In 2016 I curated a public art project called Any Given Sunday in Cape Town, in the city and surrounding townships, with socially engaged artists. It was aimed at the Black working classes, who generally don't have access to art and museums due to the lack of art education among other historical factors. The project was funded by Pro Helvetia – Swiss Arts Council and the Institute for Contemporary Art Research (IFCAR) in Zurich. It is fully archived online with a publication that can be freely downloaded: https://www.draftprojects.info/projects/cape-town.html

Most recently I curated a public art project on contemporary art from Africa and the diaspora in Saint-Denis, the Parisian suburb. The project included very established artists such as William Kentridge, Samuel Fosso, Barthélémy Toguo, Mary Sibande, Jelili Atiku and other artists who are gaining a reputation for their work, namely, Dalila Dalléas Bouzar, Cheikh Ndiaye, Lebohang Kganye, Kudzanai-Violet Hwami. For more see: https://www.e-flux.com/announcements/414078/neuf-3/

How do you understand the figure of the art curator, how do you develop it in your projects, and how would you describe it from the perspective of the contemporary African art curator?

For me, curating is about telling stories, and how they are told is equally important. Research helps me understand which artists and artworks are appropriate within the theme/s I want to highlight. The space is important to consider too. For example, does the site contribute any meaning to the theme being addressed? What are the conversations between the artworks in the space? What are the sub-themes of the exhibition and how do they relate to each other in a very large exhibition?

Text is also important and is a way of communicating with the audience that allows me to give more information about the story I want to tell, and the connections between the different subtexts to the overall story.

As a curator working with contemporary art from Africa and the diaspora, I can say that there is much work to be done. For a long time in the West, African art has been represented through masks and statues. This can be traced back to the ‘discovery’ of African masks by the European avant-gardes in Paris. For example, in Picasso's 1907 painting Les Demoiselles d'Avignon, two of the women's faces are depicted as masks, and from that moment on, Western art changes, and masks become associated with the (Western) modern avant-garde art.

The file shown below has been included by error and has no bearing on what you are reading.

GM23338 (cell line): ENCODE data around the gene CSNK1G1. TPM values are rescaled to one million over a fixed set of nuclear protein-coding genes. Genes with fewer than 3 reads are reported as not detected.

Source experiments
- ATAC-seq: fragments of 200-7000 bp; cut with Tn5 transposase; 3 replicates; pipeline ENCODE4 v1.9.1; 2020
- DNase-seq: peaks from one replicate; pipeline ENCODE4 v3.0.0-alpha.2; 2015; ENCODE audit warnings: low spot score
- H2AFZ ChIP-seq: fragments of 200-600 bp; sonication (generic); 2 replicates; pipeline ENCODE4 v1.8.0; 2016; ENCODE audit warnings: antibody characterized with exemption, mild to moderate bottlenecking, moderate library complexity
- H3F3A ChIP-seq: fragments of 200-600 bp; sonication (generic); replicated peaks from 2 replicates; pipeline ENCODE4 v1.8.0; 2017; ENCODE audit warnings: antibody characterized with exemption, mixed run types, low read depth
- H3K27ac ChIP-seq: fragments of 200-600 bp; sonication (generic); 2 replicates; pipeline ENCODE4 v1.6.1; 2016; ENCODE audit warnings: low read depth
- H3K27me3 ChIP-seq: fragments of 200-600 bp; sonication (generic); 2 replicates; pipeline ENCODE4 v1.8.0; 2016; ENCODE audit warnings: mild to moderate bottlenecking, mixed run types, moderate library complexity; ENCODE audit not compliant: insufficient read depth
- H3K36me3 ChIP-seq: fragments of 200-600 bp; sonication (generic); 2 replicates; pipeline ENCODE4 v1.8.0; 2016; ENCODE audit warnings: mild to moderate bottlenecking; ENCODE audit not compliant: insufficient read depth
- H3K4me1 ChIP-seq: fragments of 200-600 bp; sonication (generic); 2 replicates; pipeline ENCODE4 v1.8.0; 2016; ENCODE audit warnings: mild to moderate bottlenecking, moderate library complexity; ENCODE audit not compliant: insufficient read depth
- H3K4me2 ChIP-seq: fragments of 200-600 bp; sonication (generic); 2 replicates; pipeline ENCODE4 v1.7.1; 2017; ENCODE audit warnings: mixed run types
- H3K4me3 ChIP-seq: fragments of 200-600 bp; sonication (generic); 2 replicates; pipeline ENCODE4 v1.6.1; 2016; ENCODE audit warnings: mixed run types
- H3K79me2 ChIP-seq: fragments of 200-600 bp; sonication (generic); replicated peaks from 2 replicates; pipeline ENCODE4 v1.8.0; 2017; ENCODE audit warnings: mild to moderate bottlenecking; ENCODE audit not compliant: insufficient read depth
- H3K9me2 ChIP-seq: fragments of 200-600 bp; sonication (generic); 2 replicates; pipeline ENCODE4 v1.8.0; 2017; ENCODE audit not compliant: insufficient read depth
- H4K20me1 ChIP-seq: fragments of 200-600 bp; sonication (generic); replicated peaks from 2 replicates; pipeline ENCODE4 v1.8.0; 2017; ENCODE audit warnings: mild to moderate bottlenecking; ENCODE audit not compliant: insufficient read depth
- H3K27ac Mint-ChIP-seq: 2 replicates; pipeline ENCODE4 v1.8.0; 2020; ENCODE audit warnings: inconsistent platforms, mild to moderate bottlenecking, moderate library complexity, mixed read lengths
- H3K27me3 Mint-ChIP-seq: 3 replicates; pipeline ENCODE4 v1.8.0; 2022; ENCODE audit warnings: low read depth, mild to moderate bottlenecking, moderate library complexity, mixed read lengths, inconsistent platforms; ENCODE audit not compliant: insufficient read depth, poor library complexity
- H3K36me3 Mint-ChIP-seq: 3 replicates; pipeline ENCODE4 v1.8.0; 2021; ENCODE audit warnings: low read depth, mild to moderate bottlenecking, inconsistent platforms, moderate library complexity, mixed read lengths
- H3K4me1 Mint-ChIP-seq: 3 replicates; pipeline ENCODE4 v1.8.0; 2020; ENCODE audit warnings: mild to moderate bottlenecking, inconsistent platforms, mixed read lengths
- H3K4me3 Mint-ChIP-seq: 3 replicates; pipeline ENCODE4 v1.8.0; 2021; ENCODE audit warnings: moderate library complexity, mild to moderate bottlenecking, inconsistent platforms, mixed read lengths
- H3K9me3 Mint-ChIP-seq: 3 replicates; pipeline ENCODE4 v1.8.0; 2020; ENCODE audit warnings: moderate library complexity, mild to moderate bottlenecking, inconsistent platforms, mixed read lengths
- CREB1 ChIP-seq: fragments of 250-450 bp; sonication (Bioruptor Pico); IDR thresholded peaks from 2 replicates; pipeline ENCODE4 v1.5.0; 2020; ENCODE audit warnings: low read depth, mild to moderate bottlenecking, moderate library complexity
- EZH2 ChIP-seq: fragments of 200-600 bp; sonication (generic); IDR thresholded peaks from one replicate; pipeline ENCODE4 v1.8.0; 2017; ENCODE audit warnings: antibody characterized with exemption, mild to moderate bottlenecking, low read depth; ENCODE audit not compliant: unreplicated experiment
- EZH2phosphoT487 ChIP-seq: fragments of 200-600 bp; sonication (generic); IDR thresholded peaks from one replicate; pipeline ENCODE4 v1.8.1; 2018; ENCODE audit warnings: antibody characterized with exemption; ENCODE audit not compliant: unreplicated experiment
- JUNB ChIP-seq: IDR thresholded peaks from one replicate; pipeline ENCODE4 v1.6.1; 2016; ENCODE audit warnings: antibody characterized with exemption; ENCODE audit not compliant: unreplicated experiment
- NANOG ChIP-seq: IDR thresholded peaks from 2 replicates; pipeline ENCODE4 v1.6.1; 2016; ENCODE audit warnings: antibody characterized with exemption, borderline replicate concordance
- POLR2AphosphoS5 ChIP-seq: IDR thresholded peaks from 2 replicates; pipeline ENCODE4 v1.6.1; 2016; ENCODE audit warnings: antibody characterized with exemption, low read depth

For instance, when South African artist Ernest Mancoba arrived in Paris in 1938, he was expected to be familiar with masks even though there was no mask tradition in South Africa.

This idea did not change for a long time! Exhibitions on African art in the 1980s and 1990s and even as late as 2010 in the United States or France, meant representations of traditional arts from Nigeria or Benin or Congo, etc. The more exotic, the better! In the meantime, modern and contemporary African art has been evolving, both absorbing and rejecting influences, in the different contexts of university art schools, private art spaces, community project spaces and among artist collectives, self-taught artists, traditional practices, etc. So African art was constantly changing, developing its own artistic languages.

In the last 10-15 years, more attention has been paid to modern and contemporary African art, thanks to art fairs such as the 1-54 Contemporary African Art Fair or the Johannesburg and Cape Town art fairs, or the more international art fairs such as Art Basel, that have now included more African art galleries in their representation. This has contributed to making contemporary African art better known to the world. So, modern or contemporary African art is not something new; it's only that the West is now discovering and acknowledging it.

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Installation view of “From Pierneef to Gugulective” (2010). Photo by Carina Beyer, Iziko Museums of South Africa. Courtesy: Riason Naidoo.

For many curators working in the field of modern and contemporary African art, their goal is to make these kinds of marginalised artistic histories visible, through research, publications, and exhibitions.

I am reluctant to generalise here because each curator has his/ her/ their own style, philosophy and aims. Nonetheless there are so many good artists from previous eras — whose artworks and narratives have been silenced due to discriminations and biases — that still need to be brought to attention; this is the work that still needs to be done — a recovery of modern and contemporary African art histories.